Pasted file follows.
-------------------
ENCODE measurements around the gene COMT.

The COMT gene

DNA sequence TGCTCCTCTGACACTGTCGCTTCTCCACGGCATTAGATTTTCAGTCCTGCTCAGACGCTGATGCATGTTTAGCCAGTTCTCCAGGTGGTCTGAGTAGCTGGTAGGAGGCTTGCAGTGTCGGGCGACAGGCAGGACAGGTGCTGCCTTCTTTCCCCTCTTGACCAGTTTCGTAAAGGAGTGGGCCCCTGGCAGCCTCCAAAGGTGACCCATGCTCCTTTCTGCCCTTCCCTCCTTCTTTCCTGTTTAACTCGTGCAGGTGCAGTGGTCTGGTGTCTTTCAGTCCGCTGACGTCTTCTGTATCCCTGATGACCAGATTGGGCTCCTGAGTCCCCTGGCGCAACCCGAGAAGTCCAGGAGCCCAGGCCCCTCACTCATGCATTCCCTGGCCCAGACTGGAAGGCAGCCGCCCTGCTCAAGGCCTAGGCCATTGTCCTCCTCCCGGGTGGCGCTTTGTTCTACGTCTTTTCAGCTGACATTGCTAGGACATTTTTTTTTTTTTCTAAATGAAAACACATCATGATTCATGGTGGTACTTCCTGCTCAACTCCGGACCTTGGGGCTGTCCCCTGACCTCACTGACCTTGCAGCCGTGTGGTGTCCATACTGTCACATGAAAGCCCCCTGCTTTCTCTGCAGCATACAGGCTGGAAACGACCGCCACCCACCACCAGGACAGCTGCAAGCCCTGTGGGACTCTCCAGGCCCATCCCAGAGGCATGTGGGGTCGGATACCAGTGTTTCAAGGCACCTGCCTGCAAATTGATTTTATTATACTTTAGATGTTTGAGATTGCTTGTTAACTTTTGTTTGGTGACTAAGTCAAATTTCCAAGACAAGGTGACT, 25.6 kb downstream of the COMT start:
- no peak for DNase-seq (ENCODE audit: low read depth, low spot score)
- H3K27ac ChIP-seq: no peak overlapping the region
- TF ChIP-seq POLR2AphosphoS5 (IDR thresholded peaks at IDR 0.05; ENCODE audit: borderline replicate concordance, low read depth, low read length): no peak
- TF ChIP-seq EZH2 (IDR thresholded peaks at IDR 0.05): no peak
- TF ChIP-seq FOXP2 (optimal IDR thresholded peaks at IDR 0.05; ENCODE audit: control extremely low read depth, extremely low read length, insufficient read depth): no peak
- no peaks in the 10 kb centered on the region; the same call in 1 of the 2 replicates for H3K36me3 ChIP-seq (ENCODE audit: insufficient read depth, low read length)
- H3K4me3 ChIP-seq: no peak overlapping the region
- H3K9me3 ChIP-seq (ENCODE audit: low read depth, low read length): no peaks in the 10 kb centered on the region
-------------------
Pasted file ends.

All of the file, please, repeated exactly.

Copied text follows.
ENCODE measurements around the gene COMT.

The COMT gene

DNA sequence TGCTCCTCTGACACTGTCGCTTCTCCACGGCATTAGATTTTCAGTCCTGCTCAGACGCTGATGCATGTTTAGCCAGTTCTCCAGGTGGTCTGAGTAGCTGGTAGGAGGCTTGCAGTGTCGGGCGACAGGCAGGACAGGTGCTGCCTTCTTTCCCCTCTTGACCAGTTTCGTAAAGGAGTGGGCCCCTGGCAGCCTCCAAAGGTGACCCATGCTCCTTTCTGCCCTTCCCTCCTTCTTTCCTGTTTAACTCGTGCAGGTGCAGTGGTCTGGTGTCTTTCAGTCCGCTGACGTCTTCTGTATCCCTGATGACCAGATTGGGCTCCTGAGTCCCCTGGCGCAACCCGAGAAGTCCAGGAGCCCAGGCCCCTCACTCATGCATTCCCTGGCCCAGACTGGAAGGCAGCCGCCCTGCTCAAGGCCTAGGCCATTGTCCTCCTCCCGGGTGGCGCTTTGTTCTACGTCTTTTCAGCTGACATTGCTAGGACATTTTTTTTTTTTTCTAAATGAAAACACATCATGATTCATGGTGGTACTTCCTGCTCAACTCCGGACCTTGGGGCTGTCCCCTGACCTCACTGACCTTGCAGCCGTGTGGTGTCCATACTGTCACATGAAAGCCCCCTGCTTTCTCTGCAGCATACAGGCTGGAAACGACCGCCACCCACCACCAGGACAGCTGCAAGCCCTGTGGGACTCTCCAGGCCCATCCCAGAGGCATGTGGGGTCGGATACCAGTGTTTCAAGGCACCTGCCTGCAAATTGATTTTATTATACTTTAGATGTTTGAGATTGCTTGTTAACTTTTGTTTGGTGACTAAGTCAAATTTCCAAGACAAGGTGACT, 25.6 kb downstream of the COMT start:
- no peak for DNase-seq (ENCODE audit: low read depth, low spot score)
- H3K27ac ChIP-seq: no peak overlapping the region
- TF ChIP-seq POLR2AphosphoS5 (IDR thresholded peaks at IDR 0.05; ENCODE audit: borderline replicate concordance, low read depth, low read length): no peak
- TF ChIP-seq EZH2 (IDR thresholded peaks at IDR 0.05): no peak
- TF ChIP-seq FOXP2 (optimal IDR thresholded peaks at IDR 0.05; ENCODE audit: control extremely low read depth, extremely low read length, insufficient read depth): no peak
- no peaks in the 10 kb centered on the region; the same call in 1 of the 2 replicates for H3K36me3 ChIP-seq (ENCODE audit: insufficient read depth, low read length)
- H3K4me3 ChIP-seq: no peak overlapping the region
- H3K9me3 ChIP-seq (ENCODE audit: low read depth, low read length): no peaks in the 10 kb centered on the region